After being administered with the drugs, Wood lingered for over an hour before dying. Reporter Troy Hayden said his last words were similar to “a fish on shore gulping for air.”
U.S. Senator John McCain believes that the execution was “terrible” and amounted to “torture.” Hayden said it was “botched.”
While the Arizona Department of Corrections said the execution was handled properly and the inmate was unconscious after only three minutes, Governor Jan Brewer ordered an investigation.
Of course the media critics and the opponents of the death penalty did not waste any time in seizing on the incident.
They said it was another reason why the United States should join other “civilized nations” and ban all executions.
In fact, executions are humane for one major reason. When they are implemented and publicized, they can serve as a deterrent to other criminals and save the lives of innocent people.
The process today is ludicrous for justice is delayed for decades in many cases.
In the case of Wood, he brutally killed his girlfriend and her father in 1989. The family members of these victims have been waiting an obscene amount of time, 25 years, for justice.
In our criminal justice system today, there are too many appeals and way too many delays in how executions are carried out in this country.
After a conviction on death penalty charges and all appeals have been lost, the criminal should be swiftly executed, not housed and fed on the taxpayer’s dime for decades.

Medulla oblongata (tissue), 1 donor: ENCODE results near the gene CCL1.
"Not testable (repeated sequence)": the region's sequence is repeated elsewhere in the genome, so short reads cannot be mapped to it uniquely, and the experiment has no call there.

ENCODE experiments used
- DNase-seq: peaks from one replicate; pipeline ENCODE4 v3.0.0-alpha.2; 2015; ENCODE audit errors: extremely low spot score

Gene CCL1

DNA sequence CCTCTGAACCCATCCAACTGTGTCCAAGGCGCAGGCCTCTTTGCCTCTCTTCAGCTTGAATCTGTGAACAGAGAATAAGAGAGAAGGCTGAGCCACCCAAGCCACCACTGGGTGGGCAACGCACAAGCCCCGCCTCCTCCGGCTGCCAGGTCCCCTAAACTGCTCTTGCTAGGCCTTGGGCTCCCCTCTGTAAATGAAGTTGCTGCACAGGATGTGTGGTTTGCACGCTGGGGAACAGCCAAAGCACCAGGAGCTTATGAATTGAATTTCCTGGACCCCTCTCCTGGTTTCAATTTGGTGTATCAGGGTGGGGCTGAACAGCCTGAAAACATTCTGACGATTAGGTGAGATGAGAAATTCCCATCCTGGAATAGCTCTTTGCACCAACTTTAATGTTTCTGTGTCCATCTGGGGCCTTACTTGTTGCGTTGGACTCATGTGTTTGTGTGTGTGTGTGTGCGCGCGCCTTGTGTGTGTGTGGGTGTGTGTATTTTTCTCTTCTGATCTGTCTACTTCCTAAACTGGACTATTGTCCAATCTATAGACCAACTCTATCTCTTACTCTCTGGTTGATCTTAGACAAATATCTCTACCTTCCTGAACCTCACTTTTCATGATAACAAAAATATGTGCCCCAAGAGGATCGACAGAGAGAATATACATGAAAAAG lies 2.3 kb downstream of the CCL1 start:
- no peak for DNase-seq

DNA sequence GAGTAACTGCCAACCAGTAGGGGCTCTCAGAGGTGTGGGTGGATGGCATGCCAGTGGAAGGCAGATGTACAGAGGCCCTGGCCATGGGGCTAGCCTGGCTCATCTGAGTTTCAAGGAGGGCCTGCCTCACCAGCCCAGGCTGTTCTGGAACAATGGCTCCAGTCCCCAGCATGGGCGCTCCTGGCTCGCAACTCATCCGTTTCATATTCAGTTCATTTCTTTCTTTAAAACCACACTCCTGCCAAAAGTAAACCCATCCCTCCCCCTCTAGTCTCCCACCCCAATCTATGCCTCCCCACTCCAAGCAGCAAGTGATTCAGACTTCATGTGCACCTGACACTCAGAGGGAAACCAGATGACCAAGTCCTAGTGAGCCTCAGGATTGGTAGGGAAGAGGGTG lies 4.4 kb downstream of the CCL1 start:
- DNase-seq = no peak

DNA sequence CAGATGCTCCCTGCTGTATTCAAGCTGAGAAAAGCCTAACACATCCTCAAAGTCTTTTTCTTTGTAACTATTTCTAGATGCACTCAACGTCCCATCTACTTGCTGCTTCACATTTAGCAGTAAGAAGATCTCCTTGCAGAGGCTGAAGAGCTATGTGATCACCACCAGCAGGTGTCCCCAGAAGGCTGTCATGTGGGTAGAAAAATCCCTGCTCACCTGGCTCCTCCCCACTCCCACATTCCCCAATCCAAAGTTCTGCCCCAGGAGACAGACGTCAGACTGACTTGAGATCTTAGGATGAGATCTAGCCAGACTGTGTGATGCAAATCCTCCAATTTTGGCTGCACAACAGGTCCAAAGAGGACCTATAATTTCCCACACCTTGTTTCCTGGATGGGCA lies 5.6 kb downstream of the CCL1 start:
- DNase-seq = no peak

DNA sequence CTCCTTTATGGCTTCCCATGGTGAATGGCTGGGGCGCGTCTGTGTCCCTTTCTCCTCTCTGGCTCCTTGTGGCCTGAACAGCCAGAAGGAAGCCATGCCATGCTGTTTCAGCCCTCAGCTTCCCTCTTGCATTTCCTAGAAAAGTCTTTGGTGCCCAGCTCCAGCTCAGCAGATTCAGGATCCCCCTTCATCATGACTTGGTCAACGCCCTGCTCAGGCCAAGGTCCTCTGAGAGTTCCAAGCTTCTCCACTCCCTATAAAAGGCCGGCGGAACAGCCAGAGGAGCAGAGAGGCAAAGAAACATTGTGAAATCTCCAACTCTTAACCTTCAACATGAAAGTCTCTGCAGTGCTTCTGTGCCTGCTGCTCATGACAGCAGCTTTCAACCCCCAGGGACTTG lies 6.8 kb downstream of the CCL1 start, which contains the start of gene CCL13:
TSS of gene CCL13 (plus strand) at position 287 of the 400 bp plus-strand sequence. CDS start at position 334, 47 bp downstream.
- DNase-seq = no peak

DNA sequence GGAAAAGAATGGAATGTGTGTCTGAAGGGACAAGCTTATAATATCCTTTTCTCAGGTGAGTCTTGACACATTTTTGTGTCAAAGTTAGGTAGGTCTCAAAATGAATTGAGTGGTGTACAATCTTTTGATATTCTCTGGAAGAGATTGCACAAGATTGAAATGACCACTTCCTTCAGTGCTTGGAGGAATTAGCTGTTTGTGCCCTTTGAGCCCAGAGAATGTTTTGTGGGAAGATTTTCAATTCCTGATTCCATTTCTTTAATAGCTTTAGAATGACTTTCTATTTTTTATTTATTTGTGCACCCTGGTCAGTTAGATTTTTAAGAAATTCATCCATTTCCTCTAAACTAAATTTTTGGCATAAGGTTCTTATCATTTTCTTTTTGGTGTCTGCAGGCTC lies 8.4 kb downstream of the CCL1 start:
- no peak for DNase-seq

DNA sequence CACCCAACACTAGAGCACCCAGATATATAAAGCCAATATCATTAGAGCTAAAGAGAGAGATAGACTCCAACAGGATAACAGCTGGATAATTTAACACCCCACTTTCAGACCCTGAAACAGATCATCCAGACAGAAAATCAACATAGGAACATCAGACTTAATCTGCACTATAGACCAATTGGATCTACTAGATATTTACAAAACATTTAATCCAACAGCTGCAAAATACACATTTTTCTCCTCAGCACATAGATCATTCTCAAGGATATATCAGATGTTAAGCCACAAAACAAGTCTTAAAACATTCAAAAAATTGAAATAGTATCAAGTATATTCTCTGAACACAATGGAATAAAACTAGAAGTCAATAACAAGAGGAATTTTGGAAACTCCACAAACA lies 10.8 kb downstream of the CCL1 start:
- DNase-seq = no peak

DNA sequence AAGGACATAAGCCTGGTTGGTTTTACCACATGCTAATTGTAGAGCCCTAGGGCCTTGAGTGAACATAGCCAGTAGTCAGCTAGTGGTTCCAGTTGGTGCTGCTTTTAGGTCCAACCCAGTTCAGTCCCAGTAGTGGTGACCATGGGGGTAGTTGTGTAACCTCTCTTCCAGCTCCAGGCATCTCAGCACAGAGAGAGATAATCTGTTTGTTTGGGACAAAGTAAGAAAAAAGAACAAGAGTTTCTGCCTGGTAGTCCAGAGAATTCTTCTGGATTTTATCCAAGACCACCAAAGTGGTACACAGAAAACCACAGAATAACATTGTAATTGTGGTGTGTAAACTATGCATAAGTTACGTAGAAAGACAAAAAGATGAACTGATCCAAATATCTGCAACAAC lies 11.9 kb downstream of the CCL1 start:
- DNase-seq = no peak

The other serious flaw in the current system is the misplaced concern for the convict and the lack of consideration for the victim and the surviving family members.
In recent years, our society has become more concerned about the criminals. Thus, more “humane” forms of execution have been used. Gone are the firing squad, the hanging at the public square and even the electric chair.
Today, almost all states use lethal injection as the preferred form of execution. Yet, as pharmaceutical companies have refused to supply the needed drugs, corrections officials have had to use more creative drug combinations that lead to a longer survival period after injection.
The cry from liberal activists is to stop the “bungled executions,” but this infuriates the family members of victims.
Jeanne Brown, who had two family members killed by Wood, said “You don't know what excruciating is. What's excruciating is seeing your dad laying there in a pool of blood, seeing your sister laying there in a pool of blood. This man deserved it.”
He deserved death and was lucky that he was able to prepare for his death and have over two decades to continue his life as a guest of the state taxpayers. Jeanne Brown’s family members were not as fortunate as Wood. They were killed with no warning and no consideration.
This public outrage is misplaced and inappropriate. If convicted killers die painful deaths due to lethal injection, it should not be a national tragedy.
What is a tragedy is that it takes too long for the criminal justice system in our country to dispense justice.
When justice is delayed, it is denied, and that is the only tragedy worth discussing.